The link between our behaviors is rather specific. Mowgli would likely have no understanding of what a gun is, how it is used or what it is for. Nothing about that situation would initiate a fear response. I, on the other hand, as a sixteen year old American male, was quite aware of all these things (shout out to network television). Our two “experiences” might suggest that an association between the fear response system and a catalyst, such as a gun, is not enough to activate the system and initiate an actual response.

Running away from a gun the way a chicken runs from, well, anything, is also a socially-based association. Human beings are not born with an instinct to run from rednecks with guns; it’s something we have to learn. Mowgli, obviously, wouldn’t have learned the response if he didn’t possess the initial knowledge that a redneck with a shotgun can blow a mighty big hole in a man.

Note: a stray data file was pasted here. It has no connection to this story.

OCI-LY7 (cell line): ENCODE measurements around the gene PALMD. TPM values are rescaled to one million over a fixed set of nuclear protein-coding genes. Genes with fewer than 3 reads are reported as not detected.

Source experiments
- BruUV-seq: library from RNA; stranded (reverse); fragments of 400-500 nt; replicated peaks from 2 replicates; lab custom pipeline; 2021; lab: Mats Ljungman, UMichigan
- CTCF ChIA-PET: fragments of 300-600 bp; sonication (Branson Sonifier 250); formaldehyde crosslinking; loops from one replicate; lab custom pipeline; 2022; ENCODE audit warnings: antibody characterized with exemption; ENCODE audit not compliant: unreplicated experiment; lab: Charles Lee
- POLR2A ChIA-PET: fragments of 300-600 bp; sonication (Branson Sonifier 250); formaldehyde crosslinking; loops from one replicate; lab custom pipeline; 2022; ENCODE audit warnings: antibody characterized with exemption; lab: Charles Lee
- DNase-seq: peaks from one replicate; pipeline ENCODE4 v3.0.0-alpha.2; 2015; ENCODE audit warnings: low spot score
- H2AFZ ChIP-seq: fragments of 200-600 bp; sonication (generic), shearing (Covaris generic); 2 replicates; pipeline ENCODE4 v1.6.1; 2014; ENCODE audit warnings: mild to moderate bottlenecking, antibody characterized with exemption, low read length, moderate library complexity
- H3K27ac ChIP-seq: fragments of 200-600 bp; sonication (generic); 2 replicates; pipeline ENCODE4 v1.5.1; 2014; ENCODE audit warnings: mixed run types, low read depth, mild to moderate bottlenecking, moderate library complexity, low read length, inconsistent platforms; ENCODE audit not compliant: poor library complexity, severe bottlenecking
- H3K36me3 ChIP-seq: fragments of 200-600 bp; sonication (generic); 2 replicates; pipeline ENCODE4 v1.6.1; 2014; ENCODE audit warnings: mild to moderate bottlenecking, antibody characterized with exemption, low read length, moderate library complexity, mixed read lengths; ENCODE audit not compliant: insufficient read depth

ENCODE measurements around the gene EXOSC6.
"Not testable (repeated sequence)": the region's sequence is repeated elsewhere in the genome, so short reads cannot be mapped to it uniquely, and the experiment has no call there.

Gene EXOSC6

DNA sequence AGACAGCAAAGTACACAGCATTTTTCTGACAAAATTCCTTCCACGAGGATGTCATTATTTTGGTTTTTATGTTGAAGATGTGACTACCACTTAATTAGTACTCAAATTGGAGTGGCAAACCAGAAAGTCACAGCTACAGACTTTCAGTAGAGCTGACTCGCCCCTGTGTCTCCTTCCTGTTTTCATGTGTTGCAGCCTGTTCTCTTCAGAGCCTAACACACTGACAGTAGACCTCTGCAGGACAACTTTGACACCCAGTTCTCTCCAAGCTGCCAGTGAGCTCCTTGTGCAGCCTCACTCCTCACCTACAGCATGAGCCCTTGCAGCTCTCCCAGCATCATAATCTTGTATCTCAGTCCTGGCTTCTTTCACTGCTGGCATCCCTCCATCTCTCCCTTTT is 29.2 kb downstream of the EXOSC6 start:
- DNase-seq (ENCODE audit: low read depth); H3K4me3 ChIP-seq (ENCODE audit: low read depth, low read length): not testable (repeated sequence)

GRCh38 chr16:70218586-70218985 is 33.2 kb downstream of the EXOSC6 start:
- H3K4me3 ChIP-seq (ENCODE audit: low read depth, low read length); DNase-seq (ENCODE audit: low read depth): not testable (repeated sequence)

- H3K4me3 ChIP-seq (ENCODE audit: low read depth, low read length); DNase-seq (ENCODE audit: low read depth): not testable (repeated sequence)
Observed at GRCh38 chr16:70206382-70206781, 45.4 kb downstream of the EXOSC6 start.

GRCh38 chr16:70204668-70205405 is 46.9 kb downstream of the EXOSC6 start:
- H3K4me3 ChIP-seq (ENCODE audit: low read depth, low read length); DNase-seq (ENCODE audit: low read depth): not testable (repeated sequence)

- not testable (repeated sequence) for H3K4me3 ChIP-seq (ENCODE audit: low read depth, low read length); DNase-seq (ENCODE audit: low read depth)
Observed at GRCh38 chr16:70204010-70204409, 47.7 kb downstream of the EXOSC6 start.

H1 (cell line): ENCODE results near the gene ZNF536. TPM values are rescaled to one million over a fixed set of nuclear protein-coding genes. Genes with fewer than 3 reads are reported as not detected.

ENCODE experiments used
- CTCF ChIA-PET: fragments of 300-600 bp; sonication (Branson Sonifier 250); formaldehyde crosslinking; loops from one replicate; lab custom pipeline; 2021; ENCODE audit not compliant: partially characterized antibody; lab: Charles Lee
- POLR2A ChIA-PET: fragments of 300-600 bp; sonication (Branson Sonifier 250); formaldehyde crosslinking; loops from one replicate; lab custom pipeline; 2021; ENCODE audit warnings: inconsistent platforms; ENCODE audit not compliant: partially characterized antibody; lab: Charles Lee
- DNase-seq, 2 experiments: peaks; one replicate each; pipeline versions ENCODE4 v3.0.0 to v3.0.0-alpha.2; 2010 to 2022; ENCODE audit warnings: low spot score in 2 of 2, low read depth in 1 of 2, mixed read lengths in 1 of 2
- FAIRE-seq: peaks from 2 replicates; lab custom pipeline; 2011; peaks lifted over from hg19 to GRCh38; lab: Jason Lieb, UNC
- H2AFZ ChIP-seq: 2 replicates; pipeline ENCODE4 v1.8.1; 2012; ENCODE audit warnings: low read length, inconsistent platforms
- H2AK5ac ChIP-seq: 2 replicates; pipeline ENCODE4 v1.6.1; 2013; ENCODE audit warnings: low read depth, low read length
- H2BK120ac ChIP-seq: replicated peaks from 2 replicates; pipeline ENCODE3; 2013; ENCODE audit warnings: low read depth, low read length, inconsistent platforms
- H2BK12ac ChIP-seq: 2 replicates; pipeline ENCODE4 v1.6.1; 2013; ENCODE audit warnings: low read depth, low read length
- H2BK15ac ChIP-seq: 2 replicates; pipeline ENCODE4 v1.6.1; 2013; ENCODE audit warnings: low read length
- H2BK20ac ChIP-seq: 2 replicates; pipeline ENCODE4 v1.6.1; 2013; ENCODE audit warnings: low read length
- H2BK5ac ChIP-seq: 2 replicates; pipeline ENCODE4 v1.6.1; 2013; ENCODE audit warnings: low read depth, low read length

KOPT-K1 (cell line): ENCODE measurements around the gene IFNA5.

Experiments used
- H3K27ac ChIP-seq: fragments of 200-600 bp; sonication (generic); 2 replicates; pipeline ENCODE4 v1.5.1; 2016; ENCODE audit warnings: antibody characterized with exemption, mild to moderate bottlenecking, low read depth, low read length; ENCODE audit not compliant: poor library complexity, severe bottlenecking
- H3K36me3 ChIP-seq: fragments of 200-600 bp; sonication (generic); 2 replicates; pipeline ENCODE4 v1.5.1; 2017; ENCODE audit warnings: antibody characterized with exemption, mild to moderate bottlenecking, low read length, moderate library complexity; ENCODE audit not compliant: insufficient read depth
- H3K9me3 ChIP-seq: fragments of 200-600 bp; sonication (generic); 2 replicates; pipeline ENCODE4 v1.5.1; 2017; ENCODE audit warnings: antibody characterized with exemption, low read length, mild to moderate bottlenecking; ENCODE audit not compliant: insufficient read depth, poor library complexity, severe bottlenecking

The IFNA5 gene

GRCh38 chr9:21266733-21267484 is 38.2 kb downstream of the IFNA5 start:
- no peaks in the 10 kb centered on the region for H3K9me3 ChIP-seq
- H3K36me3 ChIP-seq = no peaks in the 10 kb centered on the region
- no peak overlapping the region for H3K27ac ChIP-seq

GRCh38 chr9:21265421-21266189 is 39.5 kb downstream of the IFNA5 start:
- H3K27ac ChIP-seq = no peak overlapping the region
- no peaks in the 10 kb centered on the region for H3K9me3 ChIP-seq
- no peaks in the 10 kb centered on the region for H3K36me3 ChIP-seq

The potential danger of the situation was in no way a foreign idea to me. Between my experiences hunting and the things I’d seen on television, I understood, all to well, how much harm a shotgun could cause. I’m sure my friends had this same understanding. We’d grown up in the Golan Globus era, after all, and we had been the intended audience fora variety of sensationally violent media for most of our lives. They quickly formed the association between the gun and an element of immediate personal danger. Furthermore, they all exhibited an identical and seemingly instinctual response when they ran.

During those moments, their brains registered dramatically increased activity in the regions associated with fear response. When this happens, emotion essentially takes over and overrides the brains ability to rationally process input. The fact is, that by running away towards no visible cover, they made themselves easier targets. During such a crisis, the brain of a sociopath doesn’t register nearly as much activity and tends to remain relatively rational.